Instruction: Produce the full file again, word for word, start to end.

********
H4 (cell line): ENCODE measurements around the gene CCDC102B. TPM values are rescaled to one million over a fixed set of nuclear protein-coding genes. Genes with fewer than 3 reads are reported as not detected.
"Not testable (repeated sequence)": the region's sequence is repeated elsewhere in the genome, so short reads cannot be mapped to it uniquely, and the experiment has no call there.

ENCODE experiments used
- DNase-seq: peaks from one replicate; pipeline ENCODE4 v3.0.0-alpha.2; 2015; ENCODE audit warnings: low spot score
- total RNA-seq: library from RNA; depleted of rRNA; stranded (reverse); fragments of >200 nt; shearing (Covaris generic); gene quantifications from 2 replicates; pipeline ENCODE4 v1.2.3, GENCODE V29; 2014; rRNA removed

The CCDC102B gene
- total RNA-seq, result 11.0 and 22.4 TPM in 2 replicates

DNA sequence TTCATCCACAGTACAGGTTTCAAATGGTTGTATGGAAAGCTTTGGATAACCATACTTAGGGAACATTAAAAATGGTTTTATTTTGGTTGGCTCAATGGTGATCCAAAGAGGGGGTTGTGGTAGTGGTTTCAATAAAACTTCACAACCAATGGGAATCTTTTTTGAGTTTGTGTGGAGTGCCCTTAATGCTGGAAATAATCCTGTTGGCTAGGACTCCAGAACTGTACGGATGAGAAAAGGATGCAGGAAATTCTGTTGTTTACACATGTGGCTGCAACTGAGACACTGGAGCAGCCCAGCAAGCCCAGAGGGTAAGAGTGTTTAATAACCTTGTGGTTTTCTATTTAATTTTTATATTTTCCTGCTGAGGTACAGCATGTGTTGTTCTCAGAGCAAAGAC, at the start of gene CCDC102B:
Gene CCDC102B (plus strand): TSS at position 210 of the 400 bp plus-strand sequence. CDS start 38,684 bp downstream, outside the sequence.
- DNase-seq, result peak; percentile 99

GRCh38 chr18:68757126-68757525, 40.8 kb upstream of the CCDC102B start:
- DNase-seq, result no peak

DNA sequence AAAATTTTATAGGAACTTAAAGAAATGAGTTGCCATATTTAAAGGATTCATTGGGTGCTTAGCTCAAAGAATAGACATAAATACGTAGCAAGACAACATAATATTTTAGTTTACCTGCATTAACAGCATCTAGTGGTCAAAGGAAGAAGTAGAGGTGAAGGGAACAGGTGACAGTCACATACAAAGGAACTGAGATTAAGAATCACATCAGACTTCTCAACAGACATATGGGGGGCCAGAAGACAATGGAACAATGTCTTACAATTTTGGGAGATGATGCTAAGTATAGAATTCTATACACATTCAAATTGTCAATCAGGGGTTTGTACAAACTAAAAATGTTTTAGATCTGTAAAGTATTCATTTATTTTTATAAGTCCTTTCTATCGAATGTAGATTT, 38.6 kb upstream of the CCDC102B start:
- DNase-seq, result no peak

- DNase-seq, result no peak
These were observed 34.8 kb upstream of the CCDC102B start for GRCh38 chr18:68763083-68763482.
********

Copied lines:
H4 (cell line): ENCODE measurements around the gene CCDC102B. TPM values are rescaled to one million over a fixed set of nuclear protein-coding genes. Genes with fewer than 3 reads are reported as not detected.
"Not testable (repeated sequence)": the region's sequence is repeated elsewhere in the genome, so short reads cannot be mapped to it uniquely, and the experiment has no call there.

ENCODE experiments used
- DNase-seq: peaks from one replicate; pipeline ENCODE4 v3.0.0-alpha.2; 2015; ENCODE audit warnings: low spot score
- total RNA-seq: library from RNA; depleted of rRNA; stranded (reverse); fragments of >200 nt; shearing (Covaris generic); gene quantifications from 2 replicates; pipeline ENCODE4 v1.2.3, GENCODE V29; 2014; rRNA removed

The CCDC102B gene
- total RNA-seq, result 11.0 and 22.4 TPM in 2 replicates

DNA sequence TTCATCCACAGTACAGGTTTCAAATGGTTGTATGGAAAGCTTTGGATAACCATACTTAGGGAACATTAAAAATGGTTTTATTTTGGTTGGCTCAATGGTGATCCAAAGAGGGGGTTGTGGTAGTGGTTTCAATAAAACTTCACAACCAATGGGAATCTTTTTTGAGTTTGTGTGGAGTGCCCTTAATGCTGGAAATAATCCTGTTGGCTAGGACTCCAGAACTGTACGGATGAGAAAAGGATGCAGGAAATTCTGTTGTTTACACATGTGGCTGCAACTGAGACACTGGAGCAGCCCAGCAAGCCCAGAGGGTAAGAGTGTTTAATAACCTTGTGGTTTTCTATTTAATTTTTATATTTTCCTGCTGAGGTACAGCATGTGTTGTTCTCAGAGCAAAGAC, at the start of gene CCDC102B:
Gene CCDC102B (plus strand): TSS at position 210 of the 400 bp plus-strand sequence. CDS start 38,684 bp downstream, outside the sequence.
- DNase-seq, result peak; percentile 99

GRCh38 chr18:68757126-68757525, 40.8 kb upstream of the CCDC102B start:
- DNase-seq, result no peak

DNA sequence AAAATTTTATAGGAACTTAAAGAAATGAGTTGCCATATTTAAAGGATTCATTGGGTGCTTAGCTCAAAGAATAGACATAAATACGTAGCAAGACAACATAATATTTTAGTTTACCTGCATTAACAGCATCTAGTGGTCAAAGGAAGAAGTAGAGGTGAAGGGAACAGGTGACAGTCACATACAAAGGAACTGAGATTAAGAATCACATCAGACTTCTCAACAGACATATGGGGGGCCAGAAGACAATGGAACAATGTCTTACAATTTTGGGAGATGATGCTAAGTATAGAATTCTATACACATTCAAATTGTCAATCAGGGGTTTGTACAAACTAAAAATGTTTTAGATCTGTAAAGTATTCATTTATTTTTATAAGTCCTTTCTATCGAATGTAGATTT, 38.6 kb upstream of the CCDC102B start:
- DNase-seq, result no peak

- DNase-seq, result no peak
These were observed 34.8 kb upstream of the CCDC102B start for GRCh38 chr18:68763083-68763482.